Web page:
It is clear that the TTIP agreement will increase economic integration of the Western world, which should bring about economic gains for the two parties involved and possibly other countries. In this way, the U.S. and the EU will increase their role in the global economic order.

What does the rise of TTIP mean for Russia and China?

What does it mean to other powers, like China and Russia? It is possible that a more integrated West, with more market power to direct standards, can translate into weakening the economic importance of other global players, especially those unable to compete in the U.S.-EU market. This might be an additional political motivation for the U.S. and the EU to complete TTIP, in addition to the economic benefits related to trade liberalization.

Along these political lines, it is likely that the U.S. has an added impetus to improve trade with the EU as a counterbalance to rising Asia. For Europe, on the other hand, there may be more concerns related to Russia and its aggressive policies at the eastern borders of the EU, with TTIP offering some more economic security from the U.S. if relations continue to deteriorate to the east.

In particular, economic integration of the Western world might help in the longer-term to reduce European dependency on Russian energy sources, as European negotiators are interested to get access to U.S. crude oil and natural gas via TTIP binding commitments guaranteeing free exports of these goods from the U.S. The U.S. has been reluctant to export crude oil ever since the oil shocks in the 1970s, while the exports of natural gas are restricted as well. In 2014 the U.S. produced over 3 billion barrels of crude oil, while it exported only 126 million barrels, mainly to Canada.

Washington, Brussels, Moscow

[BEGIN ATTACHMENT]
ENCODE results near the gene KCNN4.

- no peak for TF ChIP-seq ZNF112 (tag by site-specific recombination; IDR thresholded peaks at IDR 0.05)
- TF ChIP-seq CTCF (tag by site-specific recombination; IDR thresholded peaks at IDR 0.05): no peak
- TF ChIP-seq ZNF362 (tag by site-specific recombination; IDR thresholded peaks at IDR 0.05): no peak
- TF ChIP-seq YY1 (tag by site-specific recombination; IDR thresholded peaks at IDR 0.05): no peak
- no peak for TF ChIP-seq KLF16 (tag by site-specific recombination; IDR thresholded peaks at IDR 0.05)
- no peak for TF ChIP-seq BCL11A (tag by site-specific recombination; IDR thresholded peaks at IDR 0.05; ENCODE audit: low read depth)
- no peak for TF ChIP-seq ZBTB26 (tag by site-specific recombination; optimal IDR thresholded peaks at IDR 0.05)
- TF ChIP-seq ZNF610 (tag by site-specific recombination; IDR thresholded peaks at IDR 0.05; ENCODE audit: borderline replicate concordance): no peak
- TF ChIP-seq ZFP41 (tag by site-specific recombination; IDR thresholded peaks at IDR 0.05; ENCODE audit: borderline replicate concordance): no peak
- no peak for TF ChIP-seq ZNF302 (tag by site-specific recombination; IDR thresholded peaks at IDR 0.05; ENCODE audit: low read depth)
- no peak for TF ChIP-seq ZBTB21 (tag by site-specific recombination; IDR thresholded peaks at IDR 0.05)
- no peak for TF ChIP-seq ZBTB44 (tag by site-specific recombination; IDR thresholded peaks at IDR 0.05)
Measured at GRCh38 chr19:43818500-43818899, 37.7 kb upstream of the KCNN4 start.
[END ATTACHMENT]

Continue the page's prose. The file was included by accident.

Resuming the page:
The combination of these political and economic moves mean that Russia will be further isolated as a result of the TTIP agreement.

First of all, the possible benefits of TTIP for suppliers of the EU and the U.S. might not be realized in the case of Russia, as quality standards and regulatory harmonization could actually double the difficulties for Russian goods reaching these markets. Moreover, TTIP will make transatlantic economic policy towards Russia more coherent, meaning that any new round of sanctions may have a broader and more coordinated effect.

Secondly, TTIP may promote Western values and strengthen the position of transatlantic countries in the world economy at the expense of Russia and other economic powers. This is because the TTIP countries (despite possible benefits for third-party countries) will be the main beneficiaries of the agreement, seeing the largest rise in incomes relative to other countries.

After all, the whole point of a trade agreement is to secure commercial benefits that can improve the quality of life. As a consequence of TTIP, the relative role of the U.S. and the EU in the world economy will increase, distancing them even further from countries experiencing an economic downturn, such as Russia.

And even if Russian companies can improve their standards to Western levels across-the-board, the process of convergence will be much more protracted and disjointed: home market demand will remain sluggish while new markets in the EU or U.S. might still be years away.

The strengthening of the EU market via greater access to the U.S. also provides a powerful incentive for countries on the fence about concluding Association Agreements (AA) with the EU. Faced with the choice of an as-yet-ill-defined Eurasian Economic Union (and increased exports to Belarus) versus access to both EU and U.S. markets, it may prove too tempting for a country to shy away from the Eurasian Economic Union.

But the most threatening aspect of TTIP concerns Russia’s own weakness and inability to diversify its economy. If TTIP can lead to EU countries becoming less dependent on Russian supplies of energy fuels, if TTIP facilitates access to U.S. energy sources, EU demand for Russian oil and gas will necessarily drop. In this way, Russia will also lose an important political tool to exert pressure on European countries.

Not surprisingly, Russia is not interested in further economic integration of the Western world, as it will be costly in economic terms. However, the higher cost to the Russian economy may be failing to adapt to the new economic order that TTIP might bring. If there were less of a focus on bringing outdated industrial areas under Russian control and more on the diversification of the Russian economy, TTIP could offer concrete benefits to Russia. It remains to be seen if these lost economic opportunities are a powerful incentive, or if Russia has chosen to ignore both carrots and sticks.

The opinion of the author may not necessarily reflect the position of Russia Direct or its staff.